Wine. Food. Reviews. Recipes. Lap it up.

Monday, July 30, 2007

Cheese, chevre, corn and crab

Here's a recipe my friend Laurel assigned me to make for a recent Gourmet Club dinner. I've served it three different ways now, all to rave reviews.

Cheese, Chèvre, Corn and Crab
filling, dip or cheese ball

2 cups lump crab meat
1 cup fresh (or frozen) corn kernels
8 oz. cream cheese, softened
8 oz. goat cheese, softened
1/2 cup scallions, chopped
juice of 2 limes
salt to taste
white pepper to taste

1/2 tsp. chili powder
1/2 cup crushed tortilla chips
(or more as required; use the same ratio)

Using your hands, thoroughly blend first six ingredients in a bowl. Taste, adjust salt and pepper to taste, and blend again.

To use the mixture as a dip, transfer it to a serving bowl. Combine the chili powder and tortilla chips in a food processor and pulse until chips are uniformly crumbled and chili powder is well integrated. Top the dip with the chips and chili powder mixture and serve with sturdy corn or tortilla chips.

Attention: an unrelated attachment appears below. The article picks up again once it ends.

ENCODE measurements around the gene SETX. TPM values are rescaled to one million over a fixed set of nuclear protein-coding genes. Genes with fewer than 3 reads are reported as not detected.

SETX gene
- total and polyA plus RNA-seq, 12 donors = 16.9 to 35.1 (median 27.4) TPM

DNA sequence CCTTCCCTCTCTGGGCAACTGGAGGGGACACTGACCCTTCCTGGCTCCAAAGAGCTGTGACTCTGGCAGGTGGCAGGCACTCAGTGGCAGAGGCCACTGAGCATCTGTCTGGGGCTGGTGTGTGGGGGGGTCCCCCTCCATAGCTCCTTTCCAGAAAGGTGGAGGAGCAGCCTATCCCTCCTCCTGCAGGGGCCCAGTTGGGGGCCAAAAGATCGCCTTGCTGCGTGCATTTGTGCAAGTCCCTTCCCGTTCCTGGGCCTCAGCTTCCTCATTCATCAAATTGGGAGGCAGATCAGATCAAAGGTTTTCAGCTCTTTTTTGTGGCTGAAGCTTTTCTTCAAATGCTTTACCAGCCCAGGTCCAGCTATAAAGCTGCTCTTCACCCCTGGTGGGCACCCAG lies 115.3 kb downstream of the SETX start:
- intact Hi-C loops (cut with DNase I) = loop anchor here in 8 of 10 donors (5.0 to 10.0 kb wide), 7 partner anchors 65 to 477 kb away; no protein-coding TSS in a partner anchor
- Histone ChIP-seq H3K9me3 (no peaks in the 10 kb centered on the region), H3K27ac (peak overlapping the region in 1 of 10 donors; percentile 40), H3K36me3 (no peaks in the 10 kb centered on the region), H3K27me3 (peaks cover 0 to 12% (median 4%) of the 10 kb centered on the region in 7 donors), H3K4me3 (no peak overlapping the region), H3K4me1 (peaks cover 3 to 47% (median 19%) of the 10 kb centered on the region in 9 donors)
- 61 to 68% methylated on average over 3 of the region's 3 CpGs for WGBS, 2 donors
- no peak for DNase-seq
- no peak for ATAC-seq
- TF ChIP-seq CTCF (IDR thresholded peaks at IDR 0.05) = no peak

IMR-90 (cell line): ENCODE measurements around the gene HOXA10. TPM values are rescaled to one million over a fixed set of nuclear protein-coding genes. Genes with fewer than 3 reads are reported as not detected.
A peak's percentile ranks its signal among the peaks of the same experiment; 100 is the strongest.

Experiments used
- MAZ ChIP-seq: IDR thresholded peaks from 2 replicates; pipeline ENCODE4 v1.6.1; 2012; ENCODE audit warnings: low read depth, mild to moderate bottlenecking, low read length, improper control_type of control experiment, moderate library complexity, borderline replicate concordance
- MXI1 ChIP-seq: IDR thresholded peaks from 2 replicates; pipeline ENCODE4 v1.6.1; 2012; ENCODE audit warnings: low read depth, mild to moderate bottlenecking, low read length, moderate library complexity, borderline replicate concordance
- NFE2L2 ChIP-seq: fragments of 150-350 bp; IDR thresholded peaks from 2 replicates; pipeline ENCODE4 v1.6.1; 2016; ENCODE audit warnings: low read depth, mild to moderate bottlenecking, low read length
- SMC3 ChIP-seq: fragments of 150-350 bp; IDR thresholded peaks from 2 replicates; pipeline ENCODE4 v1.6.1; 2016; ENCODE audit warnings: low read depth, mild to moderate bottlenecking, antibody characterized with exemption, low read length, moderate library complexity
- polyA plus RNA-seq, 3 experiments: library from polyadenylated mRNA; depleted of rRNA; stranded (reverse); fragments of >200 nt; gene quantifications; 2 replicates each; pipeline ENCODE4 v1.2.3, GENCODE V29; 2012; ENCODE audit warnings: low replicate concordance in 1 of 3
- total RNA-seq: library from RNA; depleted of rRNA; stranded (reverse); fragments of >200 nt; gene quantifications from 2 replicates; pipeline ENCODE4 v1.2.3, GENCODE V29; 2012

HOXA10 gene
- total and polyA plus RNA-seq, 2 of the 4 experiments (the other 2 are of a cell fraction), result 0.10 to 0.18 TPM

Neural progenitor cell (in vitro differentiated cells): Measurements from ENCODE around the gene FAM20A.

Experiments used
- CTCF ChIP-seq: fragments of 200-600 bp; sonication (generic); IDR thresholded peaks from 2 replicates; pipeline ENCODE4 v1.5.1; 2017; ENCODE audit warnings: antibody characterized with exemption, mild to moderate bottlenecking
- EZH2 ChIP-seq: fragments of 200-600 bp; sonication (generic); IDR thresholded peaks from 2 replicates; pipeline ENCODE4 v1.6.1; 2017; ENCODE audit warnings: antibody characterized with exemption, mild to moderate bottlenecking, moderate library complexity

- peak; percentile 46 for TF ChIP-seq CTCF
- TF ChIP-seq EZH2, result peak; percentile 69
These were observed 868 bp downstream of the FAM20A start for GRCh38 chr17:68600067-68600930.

You can make a cheese ball by forming the mixture into a ball and covering it with the chips and chili powder (you'll need to at least double the quantity of chips / chili powder). Wrap ball in plastic wrap, place in bowl and refrigerate for at least four hours before serving.

This also makes an excellent filling for grilled peppers. Just slice the peppers in half, fill with a generous dollop of the mixture, and top with a sprinkling of the chili powder and chips. Grill for a few minutes, until the skin of the peppers starts to blacken and blister. Serve immediately.

I tried this last method with several different types of peppers, and got the best results with habeñeros. Habeñeros are quite hot, but the grilling and the topping tame the heat while allowing their flavor to come through. Jalapeños were the next best choice, and had the advantage of holding a larger volume of filling.

When preparing hot peppers for use, be careful! Use rubber gloves when slicing the peppers and removing the seeds and pith, and work in a well-ventilated area. Take care not to absent-mindedly scratch your nose or rub your eyes. If you use a wooden cutting board, be aware that the next few things you prepare on it will pick up some heat from the capsaicin that soaks into the wood.
M. Zane Grey, 7:48 AM